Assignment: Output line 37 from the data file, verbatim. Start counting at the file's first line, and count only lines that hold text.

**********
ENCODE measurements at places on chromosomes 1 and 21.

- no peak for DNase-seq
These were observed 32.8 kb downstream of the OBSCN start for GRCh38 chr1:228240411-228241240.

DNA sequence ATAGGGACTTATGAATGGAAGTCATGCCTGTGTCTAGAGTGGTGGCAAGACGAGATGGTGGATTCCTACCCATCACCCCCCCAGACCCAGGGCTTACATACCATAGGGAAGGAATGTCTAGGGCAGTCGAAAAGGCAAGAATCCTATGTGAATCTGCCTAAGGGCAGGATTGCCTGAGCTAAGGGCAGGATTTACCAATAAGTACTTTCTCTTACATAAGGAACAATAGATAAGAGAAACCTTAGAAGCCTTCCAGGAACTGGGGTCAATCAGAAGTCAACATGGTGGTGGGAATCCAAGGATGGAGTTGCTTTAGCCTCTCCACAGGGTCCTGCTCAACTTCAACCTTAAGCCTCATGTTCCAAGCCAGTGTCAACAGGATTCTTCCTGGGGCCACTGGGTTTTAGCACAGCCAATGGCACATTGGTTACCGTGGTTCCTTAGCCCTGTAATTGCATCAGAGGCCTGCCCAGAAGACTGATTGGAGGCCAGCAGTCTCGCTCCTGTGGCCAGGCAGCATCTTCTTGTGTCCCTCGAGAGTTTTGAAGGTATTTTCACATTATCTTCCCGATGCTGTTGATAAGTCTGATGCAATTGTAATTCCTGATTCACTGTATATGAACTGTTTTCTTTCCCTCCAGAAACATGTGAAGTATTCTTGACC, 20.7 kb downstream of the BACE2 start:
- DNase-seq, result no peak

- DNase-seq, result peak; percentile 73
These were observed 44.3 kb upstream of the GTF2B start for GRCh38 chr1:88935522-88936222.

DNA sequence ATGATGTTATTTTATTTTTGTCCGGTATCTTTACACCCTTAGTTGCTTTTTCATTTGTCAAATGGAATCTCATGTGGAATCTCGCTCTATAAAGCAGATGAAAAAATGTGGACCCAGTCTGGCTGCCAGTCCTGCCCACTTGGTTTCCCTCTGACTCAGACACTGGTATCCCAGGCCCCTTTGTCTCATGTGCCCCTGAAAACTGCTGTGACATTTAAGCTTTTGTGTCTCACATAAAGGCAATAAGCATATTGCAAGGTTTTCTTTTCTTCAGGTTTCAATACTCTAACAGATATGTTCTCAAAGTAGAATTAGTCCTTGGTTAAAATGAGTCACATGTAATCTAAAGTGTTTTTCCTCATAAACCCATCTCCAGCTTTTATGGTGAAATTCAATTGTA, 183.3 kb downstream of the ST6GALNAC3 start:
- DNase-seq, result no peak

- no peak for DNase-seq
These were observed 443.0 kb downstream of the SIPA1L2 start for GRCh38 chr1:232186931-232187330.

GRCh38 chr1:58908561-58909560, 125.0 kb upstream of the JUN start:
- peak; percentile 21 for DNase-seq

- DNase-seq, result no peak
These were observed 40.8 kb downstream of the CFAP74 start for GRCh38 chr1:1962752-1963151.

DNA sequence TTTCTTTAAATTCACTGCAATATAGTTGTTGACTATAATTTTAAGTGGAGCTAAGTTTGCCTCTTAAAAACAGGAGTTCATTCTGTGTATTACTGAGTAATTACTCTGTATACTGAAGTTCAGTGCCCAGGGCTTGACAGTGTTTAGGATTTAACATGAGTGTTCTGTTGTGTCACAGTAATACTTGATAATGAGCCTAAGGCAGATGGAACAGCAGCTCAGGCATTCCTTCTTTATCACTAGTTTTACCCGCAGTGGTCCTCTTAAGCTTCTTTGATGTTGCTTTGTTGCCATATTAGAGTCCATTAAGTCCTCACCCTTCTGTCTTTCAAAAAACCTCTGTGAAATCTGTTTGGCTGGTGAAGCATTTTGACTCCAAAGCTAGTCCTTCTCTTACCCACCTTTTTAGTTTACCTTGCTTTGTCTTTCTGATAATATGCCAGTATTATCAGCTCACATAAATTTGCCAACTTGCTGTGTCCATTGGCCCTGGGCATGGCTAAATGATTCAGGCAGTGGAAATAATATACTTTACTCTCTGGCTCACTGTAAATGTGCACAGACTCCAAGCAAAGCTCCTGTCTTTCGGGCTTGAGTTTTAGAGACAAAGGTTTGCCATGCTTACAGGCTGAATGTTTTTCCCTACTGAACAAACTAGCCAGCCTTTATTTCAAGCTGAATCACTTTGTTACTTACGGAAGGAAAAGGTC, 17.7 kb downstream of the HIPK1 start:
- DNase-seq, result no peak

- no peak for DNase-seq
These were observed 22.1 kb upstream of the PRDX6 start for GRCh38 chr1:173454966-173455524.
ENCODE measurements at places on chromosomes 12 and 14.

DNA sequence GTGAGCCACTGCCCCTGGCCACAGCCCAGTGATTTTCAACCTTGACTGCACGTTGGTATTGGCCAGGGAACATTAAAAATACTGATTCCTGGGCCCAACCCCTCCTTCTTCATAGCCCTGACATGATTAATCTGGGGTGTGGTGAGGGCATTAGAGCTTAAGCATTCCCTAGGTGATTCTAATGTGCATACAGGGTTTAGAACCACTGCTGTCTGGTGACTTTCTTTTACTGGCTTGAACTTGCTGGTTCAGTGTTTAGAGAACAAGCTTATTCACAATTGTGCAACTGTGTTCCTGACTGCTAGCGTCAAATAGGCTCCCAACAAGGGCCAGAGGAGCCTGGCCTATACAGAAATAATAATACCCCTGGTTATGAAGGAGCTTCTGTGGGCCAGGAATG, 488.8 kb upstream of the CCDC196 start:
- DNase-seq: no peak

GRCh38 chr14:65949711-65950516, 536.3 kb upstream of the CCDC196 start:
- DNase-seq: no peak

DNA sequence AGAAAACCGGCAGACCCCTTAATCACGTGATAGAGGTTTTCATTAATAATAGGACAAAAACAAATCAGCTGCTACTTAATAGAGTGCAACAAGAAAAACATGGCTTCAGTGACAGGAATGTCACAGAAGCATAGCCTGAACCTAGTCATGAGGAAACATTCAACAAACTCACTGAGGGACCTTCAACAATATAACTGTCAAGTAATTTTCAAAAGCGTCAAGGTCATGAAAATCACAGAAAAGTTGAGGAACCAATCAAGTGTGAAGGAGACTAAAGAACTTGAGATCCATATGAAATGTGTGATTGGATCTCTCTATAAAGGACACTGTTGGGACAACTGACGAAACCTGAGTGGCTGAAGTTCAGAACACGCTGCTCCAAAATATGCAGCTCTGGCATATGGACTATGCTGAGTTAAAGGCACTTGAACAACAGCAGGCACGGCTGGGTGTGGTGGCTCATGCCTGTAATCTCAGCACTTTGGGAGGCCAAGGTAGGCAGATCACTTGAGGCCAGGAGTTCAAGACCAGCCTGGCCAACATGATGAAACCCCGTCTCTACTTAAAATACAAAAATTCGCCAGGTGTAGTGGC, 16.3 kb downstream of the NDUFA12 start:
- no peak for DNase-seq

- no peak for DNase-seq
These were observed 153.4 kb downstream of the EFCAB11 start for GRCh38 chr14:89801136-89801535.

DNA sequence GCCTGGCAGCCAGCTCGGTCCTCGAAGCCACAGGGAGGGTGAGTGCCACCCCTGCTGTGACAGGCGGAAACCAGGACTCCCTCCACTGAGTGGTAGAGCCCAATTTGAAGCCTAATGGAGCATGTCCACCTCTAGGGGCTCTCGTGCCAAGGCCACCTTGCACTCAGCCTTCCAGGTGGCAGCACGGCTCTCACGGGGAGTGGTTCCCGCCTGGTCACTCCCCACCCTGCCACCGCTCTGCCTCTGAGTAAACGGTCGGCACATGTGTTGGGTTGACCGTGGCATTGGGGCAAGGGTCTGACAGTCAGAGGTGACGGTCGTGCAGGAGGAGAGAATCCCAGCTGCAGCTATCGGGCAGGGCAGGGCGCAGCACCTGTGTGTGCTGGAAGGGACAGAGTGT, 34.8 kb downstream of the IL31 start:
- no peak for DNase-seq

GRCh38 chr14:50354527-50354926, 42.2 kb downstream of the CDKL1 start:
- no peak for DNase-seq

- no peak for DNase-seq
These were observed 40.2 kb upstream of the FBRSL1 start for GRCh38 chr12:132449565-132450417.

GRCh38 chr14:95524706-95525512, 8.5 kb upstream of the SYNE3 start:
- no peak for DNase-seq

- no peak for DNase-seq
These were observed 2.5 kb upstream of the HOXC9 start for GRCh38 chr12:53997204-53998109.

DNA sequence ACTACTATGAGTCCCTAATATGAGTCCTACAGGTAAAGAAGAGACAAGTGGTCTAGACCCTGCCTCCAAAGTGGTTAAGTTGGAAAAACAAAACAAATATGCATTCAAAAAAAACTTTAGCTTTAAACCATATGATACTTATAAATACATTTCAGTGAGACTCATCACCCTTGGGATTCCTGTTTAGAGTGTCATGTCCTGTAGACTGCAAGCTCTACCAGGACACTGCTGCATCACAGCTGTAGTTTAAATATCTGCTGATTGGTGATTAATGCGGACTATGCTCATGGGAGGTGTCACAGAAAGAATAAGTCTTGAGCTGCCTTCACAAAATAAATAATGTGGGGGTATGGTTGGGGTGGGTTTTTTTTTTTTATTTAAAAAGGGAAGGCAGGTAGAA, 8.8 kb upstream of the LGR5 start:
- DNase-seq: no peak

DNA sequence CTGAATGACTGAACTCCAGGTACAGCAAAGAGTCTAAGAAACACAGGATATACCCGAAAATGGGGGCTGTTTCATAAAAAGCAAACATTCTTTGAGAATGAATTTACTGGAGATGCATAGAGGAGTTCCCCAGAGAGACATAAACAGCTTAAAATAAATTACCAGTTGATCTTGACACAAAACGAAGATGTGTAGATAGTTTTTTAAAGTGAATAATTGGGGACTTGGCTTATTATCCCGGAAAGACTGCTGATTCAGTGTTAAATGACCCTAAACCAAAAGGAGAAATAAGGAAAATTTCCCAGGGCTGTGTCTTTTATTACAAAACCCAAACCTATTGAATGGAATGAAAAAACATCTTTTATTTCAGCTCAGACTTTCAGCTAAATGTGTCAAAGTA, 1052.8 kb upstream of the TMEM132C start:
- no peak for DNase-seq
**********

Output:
- no peak for DNase-seq